Thoroughbred breeders will be on pins and needles these next two weeks as they bring their 2011 foal crop to the most important auction place they know: the Keeneland September yearling sale.
A single Book 1 select session that has 132 horses catalogued begins at 4 p.m. Monday, followed by three sessions Tuesday-Thursday comprising Book 2 and offering 915 yearlings. Those sessions begin at 11 a.m.
Friday will be an off day, followed by seven consecutive days, from Saturday, Sept. 15, through Friday, Sept. 21.
This much we know. The all-time record for gross receipts – $399,791,800, established in 2006 – will not be in jeopardy. It's also a longshot that this year's results will threaten the record September sale average yearling price of $112,427 or the record median of $45,000, also set in 2006.
Bloodstock prices were negatively affected when the global economic crisis hit midway through the 2008 September sale, and while there have been signs of recovery and more favorable conditions for breeders (mainly through reduced stud fees), this is not the same market that existed five years ago.
Having said that, where will this year's sale wind up in comparison to 2011, when 2,921 yearlings sold for $223,487,800, an average of $76,511 and median of $30,000?
For starters, the 2012 catalogue is 16.5% smaller than last year's, with 3,604 yearlings entered to sell. By the time the outs and buy-backs are factored in, we project 2,378 yearlings will sell this year. That would be the lowest number sold since 1989. The difference between now and then, however, is the 1988 foal crop totaled 49,221, nearly twice the size of the 25,500 reported for 2011.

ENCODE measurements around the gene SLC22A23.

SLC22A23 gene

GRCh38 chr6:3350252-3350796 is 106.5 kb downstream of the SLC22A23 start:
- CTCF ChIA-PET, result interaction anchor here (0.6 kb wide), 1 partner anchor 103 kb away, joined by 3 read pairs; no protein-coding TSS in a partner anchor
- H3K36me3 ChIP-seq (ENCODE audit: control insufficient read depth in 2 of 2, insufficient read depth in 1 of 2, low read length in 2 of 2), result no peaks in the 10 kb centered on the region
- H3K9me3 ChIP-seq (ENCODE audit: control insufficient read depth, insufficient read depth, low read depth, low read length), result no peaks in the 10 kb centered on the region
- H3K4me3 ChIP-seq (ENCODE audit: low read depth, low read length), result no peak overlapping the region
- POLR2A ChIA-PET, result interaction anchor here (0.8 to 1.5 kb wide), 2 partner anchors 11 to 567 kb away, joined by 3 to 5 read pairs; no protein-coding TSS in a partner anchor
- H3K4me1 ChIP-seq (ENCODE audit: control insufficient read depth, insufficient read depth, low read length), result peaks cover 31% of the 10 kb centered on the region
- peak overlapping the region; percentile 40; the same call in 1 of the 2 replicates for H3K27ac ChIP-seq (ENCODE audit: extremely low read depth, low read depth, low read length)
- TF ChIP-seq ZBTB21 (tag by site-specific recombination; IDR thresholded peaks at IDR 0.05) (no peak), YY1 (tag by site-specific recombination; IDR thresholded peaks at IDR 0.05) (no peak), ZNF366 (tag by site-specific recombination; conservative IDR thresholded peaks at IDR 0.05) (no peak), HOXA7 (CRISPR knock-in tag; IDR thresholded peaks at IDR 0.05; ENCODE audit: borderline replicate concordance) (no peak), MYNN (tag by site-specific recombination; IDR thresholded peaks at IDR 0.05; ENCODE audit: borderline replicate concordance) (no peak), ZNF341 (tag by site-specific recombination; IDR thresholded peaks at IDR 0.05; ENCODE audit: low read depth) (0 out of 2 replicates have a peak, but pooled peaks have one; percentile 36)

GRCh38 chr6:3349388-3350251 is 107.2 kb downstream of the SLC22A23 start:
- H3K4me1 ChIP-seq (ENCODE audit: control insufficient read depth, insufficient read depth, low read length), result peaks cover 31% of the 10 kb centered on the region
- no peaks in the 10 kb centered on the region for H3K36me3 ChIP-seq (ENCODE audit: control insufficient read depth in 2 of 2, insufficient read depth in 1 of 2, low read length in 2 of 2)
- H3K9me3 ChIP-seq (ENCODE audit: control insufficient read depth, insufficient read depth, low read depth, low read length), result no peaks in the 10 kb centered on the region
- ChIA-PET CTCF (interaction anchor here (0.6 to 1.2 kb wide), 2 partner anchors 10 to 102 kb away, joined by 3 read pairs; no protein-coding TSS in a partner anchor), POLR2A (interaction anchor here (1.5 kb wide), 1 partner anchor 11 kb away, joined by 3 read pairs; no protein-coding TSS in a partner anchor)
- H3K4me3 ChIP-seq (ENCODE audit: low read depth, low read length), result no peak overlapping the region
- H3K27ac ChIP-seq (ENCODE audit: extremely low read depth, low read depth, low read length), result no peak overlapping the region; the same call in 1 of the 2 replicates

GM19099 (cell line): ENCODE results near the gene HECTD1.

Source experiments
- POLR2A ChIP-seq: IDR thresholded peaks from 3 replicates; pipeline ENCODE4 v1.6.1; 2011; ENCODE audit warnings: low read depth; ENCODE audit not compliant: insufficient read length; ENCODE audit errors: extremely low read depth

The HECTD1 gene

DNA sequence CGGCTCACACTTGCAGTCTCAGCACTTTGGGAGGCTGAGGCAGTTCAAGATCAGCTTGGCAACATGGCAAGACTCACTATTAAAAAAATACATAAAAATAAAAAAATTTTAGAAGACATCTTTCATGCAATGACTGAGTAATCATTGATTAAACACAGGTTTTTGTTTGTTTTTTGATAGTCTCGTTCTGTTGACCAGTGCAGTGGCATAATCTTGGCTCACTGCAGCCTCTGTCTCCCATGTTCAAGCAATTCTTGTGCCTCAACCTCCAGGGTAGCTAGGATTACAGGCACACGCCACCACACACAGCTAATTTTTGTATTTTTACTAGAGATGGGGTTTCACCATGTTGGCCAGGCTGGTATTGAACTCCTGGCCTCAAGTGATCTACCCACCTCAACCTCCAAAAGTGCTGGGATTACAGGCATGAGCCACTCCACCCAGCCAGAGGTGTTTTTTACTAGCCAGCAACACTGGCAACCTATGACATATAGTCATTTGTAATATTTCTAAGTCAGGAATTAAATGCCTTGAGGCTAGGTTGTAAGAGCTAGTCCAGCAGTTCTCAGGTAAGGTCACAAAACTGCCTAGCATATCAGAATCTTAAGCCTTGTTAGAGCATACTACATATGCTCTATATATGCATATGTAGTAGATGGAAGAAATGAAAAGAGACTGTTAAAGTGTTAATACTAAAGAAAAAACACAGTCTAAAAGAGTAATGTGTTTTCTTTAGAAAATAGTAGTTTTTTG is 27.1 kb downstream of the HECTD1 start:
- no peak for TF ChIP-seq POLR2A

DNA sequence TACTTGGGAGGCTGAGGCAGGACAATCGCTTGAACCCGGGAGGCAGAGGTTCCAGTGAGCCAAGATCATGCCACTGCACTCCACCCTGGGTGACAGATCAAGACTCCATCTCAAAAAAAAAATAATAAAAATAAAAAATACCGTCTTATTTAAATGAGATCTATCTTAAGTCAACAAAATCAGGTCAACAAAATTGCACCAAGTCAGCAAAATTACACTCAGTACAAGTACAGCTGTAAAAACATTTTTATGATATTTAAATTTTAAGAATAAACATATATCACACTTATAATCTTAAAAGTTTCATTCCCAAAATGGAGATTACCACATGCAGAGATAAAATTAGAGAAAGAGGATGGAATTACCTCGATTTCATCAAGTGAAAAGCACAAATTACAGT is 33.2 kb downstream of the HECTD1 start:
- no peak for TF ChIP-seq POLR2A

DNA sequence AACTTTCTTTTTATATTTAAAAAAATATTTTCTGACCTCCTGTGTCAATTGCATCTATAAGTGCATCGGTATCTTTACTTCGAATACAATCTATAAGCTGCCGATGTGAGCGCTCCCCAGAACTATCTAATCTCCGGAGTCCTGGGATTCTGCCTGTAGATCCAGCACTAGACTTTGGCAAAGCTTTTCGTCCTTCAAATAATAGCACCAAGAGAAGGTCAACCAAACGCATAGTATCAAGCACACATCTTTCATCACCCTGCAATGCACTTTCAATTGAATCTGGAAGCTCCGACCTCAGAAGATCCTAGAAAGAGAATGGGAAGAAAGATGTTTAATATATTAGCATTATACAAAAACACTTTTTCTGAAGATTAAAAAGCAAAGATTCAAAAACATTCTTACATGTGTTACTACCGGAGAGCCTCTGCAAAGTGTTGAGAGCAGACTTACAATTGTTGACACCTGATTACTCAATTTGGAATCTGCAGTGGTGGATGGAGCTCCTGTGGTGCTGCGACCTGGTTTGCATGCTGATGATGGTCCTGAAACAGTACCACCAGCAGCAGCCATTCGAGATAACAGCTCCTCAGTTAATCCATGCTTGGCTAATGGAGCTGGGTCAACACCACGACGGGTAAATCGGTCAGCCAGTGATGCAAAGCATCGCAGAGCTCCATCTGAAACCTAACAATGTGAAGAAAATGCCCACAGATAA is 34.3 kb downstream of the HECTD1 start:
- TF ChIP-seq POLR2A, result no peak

The assumption here is that the biggest reduction in foals comes at the bottom, from unproductive stallions and non-commercial mares that have been taken out of the reproduction chain. That addition by subtraction suggests the typical yearling to sell in 2012 is of somewhat higher quality than those produced when the foal crops were in the 32,000-38,000 range in the first decade of the 21st Century.
How much more they may be worth is entirely up to buyers.
An overall increase in average of 10.5% at this year's Keeneland sale seems well within reach. If that occurs, the September average will wind up at about $84,500, significantly better than the last three years but still shy of the $90,988 average in 2009 when the global economic meltdown began.
At that average price, and with the projected 2,378 yearlings selling, Keeneland September's gross receipts should be right at about $200 million. That's half the revenue the September market generated in 2006, but it's above where we were in 2009 and 2010, with fewer horses contributing to higher revenue at significantly reduced production costs.
That's not an entirely bad scenario.
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